In life, certain things are inevitable. If the first two that come to mind are death and taxes, the challenge of tech recruiting is a close third. This problem has persisted for so long that corporate HR departments have come up with a number of work-arounds. But work-arounds always have the same inoperable flaw – they are work-arounds! By definition, these are intended to address issues that compromise productivity, quality, or both. Unfortunately, the world is a small place – tech companies that don’t deliver will pay the price through higher costs and/or buggy products. Let’s take a deeper dive into these problems and our proposed solutions.
First Things First – Where to Find Talent
Finding tech talent has traditionally been akin to searching for cheese in a mouse factory – the pickings are slim and if something is available, you have to wonder why. Sure, it’s easy to say just find a good source for your development staffing needs, but how does this occur? Usually a successful tech pipeline is only found after months (or years) of looking, and really, how many companies have the money to keep making the same hiring mistakes again and again? This trial and error process will cost tens of thousands of dollars with no guarantee of success. Even worse, this is “caveat emptor” in its purest form – hoping the next expensive recruit is “the one” is not a sustainable strategy.
The S L O W Hiring Process
But let’s say a recruiter seems to have the goods and has just presented you with a new prospect who looks promising on paper. Now this person needs to be vetted and all credentials confirmed. Here we go again – after finishing the endless search for a candidate, we must embark on yet another long process to be sure the person is legit. So be prepared for a bunch of emails, missed phone calls, and discrepancies which will need explanation. If the candidate is not a U.S. citizen, this process could take even longer. Even if everything eventually checks out, interviews need to be scheduled at mutually agreeable times, terms have to be negotiated, and often the new hire needs two or more weeks to wrap up current obligations. It’s no wonder that in a recent iCIMS report, the average length of time needed to hire a developer has reached 80 days, triple the time needed for many other professions.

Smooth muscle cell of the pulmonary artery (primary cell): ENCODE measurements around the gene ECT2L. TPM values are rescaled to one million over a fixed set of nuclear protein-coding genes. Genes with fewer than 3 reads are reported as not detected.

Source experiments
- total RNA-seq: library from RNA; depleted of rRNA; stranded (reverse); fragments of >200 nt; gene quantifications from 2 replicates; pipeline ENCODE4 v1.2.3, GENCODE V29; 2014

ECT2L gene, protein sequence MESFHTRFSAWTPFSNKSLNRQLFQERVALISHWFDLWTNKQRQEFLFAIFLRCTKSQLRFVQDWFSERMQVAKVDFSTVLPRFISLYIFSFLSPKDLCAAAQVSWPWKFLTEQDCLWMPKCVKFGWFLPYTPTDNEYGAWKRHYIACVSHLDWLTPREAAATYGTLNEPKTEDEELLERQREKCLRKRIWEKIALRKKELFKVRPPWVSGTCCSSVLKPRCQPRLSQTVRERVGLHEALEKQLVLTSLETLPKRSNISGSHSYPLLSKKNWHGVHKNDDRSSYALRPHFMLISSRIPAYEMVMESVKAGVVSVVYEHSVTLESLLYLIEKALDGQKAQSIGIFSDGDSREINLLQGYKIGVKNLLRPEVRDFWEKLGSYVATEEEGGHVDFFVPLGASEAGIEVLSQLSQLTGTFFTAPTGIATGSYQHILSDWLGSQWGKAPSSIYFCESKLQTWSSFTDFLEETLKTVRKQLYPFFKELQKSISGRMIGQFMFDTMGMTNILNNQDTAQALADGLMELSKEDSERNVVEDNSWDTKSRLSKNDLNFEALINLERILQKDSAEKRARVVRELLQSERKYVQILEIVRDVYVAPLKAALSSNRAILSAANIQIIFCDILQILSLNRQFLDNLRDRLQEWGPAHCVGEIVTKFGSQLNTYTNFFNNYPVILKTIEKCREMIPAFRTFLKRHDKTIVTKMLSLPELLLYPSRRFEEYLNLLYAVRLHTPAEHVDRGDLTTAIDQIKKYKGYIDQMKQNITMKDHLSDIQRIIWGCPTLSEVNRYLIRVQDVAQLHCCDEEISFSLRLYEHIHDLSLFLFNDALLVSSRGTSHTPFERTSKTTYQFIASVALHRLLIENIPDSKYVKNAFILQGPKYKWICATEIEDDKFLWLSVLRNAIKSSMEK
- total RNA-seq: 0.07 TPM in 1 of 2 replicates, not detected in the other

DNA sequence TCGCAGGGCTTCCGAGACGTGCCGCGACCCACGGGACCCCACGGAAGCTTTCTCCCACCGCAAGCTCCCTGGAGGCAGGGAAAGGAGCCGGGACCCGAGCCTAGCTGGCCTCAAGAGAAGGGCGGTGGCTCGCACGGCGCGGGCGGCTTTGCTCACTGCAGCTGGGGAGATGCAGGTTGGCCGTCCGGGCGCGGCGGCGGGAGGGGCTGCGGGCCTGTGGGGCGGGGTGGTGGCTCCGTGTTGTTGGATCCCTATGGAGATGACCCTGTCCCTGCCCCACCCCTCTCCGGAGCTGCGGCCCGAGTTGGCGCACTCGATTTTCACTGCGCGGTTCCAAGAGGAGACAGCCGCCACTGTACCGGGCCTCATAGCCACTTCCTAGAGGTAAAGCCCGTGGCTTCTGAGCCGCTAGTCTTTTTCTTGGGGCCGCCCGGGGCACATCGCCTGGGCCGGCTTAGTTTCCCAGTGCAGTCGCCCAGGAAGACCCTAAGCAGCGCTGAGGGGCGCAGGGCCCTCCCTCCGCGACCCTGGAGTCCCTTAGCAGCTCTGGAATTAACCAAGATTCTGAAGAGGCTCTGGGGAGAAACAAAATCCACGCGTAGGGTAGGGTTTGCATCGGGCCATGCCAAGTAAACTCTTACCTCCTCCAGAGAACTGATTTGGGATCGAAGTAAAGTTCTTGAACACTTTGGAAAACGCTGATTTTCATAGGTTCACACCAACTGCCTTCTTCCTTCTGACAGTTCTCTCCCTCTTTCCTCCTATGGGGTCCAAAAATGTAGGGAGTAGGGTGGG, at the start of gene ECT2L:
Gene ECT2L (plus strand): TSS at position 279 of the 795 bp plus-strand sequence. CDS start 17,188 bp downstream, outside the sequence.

Three months later…
After three months, thousands of dollars in expenses, tens of thousands in recruiter fees and possibly the same in opportunity costs, you’re basically rolling the dice and hoping this newbie is right for the position. Don’t play craps with your company’s future – we have rewritten the recruitment rules of tech.
How? We’re glad you asked.
The Techtonic Pledge of Satisfaction
At Techtonic, we solve the challenge of tech recruiting and have a 100% job placement rate for graduates of our apprenticeship program. This DOL-certified training consists of 12 weeks in the classroom followed by 40 weeks on the dev floor, solving software problems for actual clients. This training program is so unique and in-demand that we only admit about 10% of applicants – clients get the best of the best. And because apprentices are paid during their time on the floor (classroom training is free), we are able to obtain applicants with widely varied skill sets and experience. We carefully screen all applicants prior to enrollment so you don’t have to, and all are trained on the latest languages and platforms. We will even implement custom-tailored training at client request – goodbye learning curve! Clients are welcome to hire any number of our apprentices (either while training or after graduation) at any time, and we make this pledge – within the first two weeks of placement, if a company is not satisfied with any of our software developers, we will replace them (no questions asked) or refund your money.
We rewrote the rules of the game for finding tech talent. By assuming the risk and up-front work, we allow you to enjoy the ease and predictability of filling development needs on-demand. Stay tuned for part two in this series – there are a lot more old traditions we want to blow up.